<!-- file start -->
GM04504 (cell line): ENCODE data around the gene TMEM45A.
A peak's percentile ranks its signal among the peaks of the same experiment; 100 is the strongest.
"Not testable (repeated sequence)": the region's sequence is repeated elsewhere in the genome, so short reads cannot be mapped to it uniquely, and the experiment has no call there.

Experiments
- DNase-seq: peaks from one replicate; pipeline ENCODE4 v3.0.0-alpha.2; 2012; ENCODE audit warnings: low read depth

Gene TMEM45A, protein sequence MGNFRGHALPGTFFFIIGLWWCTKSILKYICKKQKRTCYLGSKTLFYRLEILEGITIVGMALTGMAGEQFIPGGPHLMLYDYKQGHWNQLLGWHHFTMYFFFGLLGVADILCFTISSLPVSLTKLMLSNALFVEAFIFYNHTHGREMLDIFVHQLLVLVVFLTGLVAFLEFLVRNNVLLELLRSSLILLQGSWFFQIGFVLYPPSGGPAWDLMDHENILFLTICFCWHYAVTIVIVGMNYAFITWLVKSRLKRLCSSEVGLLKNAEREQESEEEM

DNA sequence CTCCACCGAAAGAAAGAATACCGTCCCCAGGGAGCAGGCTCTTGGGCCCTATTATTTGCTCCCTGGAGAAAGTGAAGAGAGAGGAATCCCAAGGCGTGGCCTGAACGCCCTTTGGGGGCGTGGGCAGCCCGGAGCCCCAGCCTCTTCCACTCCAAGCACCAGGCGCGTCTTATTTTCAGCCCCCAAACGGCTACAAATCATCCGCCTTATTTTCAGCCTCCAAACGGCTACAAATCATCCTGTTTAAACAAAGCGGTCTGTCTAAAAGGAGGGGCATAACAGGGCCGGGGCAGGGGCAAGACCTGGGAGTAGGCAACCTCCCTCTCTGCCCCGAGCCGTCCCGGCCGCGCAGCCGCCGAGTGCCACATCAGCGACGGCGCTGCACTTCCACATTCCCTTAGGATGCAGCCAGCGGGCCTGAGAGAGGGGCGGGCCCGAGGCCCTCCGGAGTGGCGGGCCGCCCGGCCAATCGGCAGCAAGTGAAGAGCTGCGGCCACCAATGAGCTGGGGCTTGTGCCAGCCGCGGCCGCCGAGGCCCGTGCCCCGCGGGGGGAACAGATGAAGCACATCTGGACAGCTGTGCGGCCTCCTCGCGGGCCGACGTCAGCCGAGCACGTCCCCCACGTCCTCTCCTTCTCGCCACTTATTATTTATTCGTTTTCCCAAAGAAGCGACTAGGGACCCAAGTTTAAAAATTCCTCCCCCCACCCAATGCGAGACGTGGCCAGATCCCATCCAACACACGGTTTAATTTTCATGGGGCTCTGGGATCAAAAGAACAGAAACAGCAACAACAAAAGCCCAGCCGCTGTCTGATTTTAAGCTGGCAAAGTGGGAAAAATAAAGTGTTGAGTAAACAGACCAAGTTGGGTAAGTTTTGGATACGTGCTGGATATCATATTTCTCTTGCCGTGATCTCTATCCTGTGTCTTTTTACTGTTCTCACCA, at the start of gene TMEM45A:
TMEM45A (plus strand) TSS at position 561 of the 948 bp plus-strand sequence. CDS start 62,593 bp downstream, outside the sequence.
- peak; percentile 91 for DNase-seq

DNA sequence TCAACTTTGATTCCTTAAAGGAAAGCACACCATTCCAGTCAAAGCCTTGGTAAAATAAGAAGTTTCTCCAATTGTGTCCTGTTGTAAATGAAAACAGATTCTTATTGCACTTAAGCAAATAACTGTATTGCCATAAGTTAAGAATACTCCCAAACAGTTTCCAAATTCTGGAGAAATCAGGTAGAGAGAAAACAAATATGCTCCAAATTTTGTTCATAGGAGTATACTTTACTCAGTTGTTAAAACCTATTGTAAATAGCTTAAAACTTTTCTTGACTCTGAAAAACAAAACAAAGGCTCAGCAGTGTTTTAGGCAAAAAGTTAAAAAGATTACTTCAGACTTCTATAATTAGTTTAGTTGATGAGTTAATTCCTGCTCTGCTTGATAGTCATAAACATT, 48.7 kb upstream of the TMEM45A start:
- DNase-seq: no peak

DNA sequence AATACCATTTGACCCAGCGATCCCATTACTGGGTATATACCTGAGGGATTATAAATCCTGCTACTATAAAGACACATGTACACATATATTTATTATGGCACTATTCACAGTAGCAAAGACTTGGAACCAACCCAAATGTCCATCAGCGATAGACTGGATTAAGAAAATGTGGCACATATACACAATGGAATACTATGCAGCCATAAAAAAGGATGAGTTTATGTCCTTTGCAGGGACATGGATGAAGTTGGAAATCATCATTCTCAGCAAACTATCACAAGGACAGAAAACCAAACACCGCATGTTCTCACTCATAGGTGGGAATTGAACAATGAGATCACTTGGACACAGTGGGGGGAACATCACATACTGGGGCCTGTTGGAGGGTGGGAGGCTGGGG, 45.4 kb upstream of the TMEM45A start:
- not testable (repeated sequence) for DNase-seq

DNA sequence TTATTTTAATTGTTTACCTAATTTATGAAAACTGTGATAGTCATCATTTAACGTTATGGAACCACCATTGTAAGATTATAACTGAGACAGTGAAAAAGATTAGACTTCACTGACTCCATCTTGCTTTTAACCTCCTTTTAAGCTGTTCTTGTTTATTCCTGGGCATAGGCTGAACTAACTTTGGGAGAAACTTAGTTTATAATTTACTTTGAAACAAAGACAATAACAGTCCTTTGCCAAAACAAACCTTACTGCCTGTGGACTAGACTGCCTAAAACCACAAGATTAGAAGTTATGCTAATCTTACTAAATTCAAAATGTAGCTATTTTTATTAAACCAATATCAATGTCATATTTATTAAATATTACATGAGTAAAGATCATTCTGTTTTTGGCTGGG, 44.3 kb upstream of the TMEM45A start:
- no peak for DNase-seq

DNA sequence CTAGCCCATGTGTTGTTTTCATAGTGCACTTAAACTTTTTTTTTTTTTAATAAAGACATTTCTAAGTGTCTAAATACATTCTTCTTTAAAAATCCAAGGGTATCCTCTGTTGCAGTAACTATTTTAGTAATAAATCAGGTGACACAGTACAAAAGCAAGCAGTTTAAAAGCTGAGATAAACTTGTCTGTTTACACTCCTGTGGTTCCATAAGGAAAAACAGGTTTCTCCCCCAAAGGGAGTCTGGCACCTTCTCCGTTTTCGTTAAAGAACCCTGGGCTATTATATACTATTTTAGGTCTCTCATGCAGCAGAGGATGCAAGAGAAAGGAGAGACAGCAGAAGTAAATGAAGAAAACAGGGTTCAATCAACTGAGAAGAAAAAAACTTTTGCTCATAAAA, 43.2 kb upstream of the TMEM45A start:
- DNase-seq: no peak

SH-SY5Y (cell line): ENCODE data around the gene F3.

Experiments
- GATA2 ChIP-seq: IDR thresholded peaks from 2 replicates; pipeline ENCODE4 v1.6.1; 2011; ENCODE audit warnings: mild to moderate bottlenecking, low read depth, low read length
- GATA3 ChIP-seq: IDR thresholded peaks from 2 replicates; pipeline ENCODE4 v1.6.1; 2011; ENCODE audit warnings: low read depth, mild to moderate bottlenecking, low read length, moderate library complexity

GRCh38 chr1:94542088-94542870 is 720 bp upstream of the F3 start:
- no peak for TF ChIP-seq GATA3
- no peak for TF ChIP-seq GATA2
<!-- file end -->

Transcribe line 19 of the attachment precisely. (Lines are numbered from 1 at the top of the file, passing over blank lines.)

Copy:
Experiments